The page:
Fireside in his analysis traces the changes and increasing sophistication of political psychiatry between the 1950s and 1979. My only major disagreement with him concerns his view that readers should not direct their outrage “at a medical rogues’ gallery,” on the grounds that Soviet doctors are “merely complying with a nexus of formidable institutional pressures and a public opinion out of sympathy for dissenters.” The available evidence about Soviet public opinion toward dissidents strikes me as contradictory and far from conclusive. Certainly it would be wrong if readers concluded from Fireside’s book that Soviet dissenters held in mental hospitals have been put there with the connivance of their relatives, friends, and colleagues. The opposite is in fact true. With very few exceptions, the three hundred or so victims of political psychiatry whose cases are now well documented had, before their internment, been effective people at home and at work, and were regarded as sane by those around them. In most cases, moreover, their friends and relatives have had the courage to oppose their internment before, during, and after the event.

How responsible are the doctors? I would myself agree with Podrabinek and with Victor Nekipelov, in Institute of Fools, that while institutional pressures on them are strong, and the politicians and “the system” have much to answer for, the doctors who break the Hippocratic Oath are not in fact forced to do so. Many cases are on record of psychiatrists who have been able to avoid taking part in political psychiatry without harmful consequence to themselves, and a low but rising number have practiced open or semi-open resistance to political abuse.

One of the best witnesses we have on the question of the responsibility of Soviet doctors is Nekipelov, a middle-aged poet and pharmacist who was arrested in 1973 for circulating writing in samizdat. Since an investigation of his activities revealed little for the KGB to work on, he was sent for psychiatric assessment to the Serbsky. Here he spent two months before being ruled sane—a result, he believes, of strong Western protests at the time against KGB psychiatry. Nekipelov’s penetrating account of the Serbsky Institute—the headquarters of political psychiatry—is offered as appropriate evidence for the prosecution at a future trial of doctors. As a man of unusual compassion he would like such a trial to be more educational than vengeful. But the banality of evil does not, he believes, wipe out the responsibility for it, however widely diffused this may be.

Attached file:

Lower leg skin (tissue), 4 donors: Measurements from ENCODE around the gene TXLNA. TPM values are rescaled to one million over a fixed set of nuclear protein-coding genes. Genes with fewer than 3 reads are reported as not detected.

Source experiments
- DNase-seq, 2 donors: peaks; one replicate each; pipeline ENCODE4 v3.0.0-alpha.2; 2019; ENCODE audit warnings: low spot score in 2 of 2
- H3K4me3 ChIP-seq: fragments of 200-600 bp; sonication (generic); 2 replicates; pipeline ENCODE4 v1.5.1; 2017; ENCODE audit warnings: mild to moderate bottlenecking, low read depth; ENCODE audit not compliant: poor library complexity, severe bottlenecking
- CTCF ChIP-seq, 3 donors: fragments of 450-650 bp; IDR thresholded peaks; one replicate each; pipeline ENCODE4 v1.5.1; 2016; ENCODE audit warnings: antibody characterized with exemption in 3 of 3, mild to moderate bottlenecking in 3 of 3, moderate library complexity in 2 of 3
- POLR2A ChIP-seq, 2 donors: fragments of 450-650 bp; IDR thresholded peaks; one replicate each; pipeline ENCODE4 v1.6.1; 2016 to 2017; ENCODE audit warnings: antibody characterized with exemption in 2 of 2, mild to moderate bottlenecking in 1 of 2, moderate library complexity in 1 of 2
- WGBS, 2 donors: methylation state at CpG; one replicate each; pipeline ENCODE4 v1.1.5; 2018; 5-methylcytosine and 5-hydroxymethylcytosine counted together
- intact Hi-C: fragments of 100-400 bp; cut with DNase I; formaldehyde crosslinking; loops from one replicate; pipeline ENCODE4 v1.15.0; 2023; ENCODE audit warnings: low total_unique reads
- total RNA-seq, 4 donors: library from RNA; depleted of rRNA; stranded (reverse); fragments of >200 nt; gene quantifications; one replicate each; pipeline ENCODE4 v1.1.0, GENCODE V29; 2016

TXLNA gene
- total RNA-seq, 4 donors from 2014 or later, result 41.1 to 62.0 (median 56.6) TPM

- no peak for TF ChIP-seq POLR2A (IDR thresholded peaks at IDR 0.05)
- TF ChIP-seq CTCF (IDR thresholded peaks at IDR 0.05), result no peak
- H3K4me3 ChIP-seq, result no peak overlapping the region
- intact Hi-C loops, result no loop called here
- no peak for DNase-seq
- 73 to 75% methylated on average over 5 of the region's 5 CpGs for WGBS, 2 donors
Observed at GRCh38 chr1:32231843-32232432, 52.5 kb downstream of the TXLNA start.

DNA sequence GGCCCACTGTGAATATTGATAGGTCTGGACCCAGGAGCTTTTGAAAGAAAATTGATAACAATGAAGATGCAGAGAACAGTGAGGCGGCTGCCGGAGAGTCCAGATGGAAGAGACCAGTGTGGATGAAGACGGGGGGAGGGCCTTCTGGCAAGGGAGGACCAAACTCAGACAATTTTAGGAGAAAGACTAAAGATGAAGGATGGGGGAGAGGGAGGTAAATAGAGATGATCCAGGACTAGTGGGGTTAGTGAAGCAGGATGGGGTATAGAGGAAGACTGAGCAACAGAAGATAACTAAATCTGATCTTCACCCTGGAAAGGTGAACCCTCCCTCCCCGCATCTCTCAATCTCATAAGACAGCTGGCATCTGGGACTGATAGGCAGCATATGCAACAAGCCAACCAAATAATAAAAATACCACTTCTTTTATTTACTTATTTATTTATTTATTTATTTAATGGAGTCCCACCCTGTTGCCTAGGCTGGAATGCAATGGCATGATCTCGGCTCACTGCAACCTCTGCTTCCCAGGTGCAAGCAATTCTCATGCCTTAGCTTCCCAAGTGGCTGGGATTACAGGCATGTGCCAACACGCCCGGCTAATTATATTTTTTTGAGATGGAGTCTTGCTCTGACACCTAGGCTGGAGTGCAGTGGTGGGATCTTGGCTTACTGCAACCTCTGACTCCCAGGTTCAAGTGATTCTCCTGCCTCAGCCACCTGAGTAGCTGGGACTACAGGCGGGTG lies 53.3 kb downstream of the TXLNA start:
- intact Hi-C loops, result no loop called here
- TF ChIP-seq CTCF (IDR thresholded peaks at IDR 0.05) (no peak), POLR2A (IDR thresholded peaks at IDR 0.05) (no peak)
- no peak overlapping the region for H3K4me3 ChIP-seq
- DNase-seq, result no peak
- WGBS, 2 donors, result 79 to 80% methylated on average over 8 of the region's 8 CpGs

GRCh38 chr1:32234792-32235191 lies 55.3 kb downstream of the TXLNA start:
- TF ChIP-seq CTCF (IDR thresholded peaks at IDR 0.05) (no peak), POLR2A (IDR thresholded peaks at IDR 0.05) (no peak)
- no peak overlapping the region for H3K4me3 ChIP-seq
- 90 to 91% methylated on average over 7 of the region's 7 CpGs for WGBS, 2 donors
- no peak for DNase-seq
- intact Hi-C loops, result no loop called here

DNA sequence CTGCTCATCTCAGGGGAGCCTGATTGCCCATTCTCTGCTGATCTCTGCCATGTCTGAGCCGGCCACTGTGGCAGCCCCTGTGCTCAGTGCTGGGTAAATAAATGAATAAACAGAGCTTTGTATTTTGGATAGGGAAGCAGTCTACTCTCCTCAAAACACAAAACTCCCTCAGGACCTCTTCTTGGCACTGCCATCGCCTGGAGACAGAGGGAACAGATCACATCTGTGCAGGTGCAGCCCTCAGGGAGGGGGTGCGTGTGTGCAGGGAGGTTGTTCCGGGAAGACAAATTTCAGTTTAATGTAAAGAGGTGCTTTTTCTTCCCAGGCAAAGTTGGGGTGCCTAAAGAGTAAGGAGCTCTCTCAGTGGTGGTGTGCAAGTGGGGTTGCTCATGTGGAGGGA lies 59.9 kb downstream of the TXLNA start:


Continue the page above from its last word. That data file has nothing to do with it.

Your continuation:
Nekipelov not only describes vividly the Serbsky’s procedures and personnel but gives affectionate sketches of his fellow inmates (only a few of whom were political), and a frank record of his own reflections and moods. His quiet wit and lightness of touch, the natural honesty with which he reveals his personal weaknesses, give unusual force to his occasional moral judgments. In his calm observation of the telling detail, the revealing moment, he writes in the tradition of Chekhov.